If you click on “Your Twitter Data,” you can enter your password and see all kinds of information about yourself that the social network has collected, including a list called “Interests from Advertisers” that shows all the things those advertisers think you like. (Mine includes everything from dog treats—weird, since I don’t have a dog—to specific brands like Kleenex.)
You can disable specific items on this list by un-checking them individually, or simply turn off ad personalization altogether. To get to that option, scroll to the bottom of the list and click “Personalization and Data Settings.”
You can see and manage similar information on Facebook, too. Under “Settings,” click “Ads” to view a slew of data the social network has collected about you and shares with advertisers. Tap “Your Interests” to uncheck individual interests Facebook is using to target ads to you in all kinds of categories (everything from “Interior Design” to “Food Allergy”), or tap “Your Categories” to remove categories advertisers are lumping you into (like “Technology Early Adopters” or “Frequent Travelers”).
If you’re really, truly sick of Facebook and Twitter, you can take more drastic steps, up to and including deleting your accounts—though the networks make it annoyingly difficult to do.
On Twitter, if you’re using a Web browser, click your user profile image in the upper-right part of the page, and tap “Settings and Privacy.” Once in there, tap “Account” and scroll down to the bottom of the page, where there’s a “Deactivate Your Account” link. Keep in mind that while deactivating will remove your account from Twitter, killing it off actually takes some time; regular Twitter accounts are deleted a month after deactivation, while verified accounts are deleted a year afterwards.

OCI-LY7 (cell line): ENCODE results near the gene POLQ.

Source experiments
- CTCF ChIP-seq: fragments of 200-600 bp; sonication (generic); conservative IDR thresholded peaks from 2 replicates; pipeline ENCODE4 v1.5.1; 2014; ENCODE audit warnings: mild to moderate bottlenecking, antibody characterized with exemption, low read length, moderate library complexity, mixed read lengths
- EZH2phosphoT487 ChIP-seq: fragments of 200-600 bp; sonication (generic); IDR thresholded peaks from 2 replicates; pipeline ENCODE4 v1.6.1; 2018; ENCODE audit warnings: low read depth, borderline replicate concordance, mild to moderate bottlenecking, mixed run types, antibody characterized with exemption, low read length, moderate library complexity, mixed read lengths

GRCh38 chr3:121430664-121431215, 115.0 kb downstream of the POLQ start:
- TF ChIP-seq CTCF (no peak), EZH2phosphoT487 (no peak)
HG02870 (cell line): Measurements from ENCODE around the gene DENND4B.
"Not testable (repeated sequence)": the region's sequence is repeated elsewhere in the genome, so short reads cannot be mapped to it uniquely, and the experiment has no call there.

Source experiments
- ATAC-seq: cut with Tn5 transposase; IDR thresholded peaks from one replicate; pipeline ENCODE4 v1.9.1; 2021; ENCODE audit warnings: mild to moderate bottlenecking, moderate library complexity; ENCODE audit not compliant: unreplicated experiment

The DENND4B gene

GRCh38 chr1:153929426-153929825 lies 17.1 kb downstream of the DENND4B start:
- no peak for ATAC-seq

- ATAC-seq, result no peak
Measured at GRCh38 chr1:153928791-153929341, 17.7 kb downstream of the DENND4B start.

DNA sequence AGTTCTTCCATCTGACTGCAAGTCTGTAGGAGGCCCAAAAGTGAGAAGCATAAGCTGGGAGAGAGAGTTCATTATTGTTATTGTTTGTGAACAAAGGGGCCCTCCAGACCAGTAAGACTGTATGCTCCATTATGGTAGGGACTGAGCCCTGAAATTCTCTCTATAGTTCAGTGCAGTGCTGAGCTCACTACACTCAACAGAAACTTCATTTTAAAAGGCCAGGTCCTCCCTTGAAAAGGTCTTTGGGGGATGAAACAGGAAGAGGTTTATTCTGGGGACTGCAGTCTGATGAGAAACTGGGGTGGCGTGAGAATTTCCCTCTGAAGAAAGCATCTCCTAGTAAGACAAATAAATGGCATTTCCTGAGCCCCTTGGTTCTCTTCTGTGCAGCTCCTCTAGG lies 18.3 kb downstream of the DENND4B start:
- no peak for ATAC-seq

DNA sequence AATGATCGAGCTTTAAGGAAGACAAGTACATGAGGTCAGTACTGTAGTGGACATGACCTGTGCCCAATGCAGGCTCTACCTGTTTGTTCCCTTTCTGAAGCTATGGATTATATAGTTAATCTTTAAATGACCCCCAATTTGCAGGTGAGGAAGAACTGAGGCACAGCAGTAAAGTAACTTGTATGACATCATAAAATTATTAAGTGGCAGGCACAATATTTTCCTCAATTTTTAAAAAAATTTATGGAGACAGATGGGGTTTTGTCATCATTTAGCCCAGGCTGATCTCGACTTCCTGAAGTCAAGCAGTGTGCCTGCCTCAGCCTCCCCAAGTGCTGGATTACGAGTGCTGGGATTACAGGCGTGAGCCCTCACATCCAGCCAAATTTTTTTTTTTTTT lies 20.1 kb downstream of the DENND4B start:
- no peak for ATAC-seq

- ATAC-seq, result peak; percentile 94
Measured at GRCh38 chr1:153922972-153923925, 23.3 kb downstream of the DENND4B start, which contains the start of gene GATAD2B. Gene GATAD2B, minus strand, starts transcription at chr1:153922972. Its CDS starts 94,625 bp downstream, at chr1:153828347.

On Facebook, your options are more nuanced—and confusing. From a Web browser, you can tap the little downward-pointing arrow all the way to the right at the top of the page and click “Settings” from the drop-down menu. Under “General Account Settings,” click the “Manage Account” option. This brings up several options, including one to deactivate your account—which means you’re not deleting your account but basically putting it on hold and removing much of your personal data.
If you want to keep your Facebook account around for now but make it disappear after you shuffle off this mortal coil, there’s a way to do that, too. Click “Request Account Deletion” to ask Facebook to do it in the future.
One more tip: before you go, you can also download a copy of all your Facebook data. That option should also show up below the list of general account settings. On Twitter, you can request your archive from within the “Account” tab in the user settings.
This might sound kind of radical, but you can make your own social network and invite your friends to join.
I tried this out quickly via a startup called Mighty Networks, cofounded by Gina Bianchini, who previously created the DIY social-network company Ning. With Mighty Networks, it was simple to set up a network for my friends and family to join: a free option lets you invite an unlimited number of people and access a few features, or you can pay a monthly fee to really run your own social-media empire.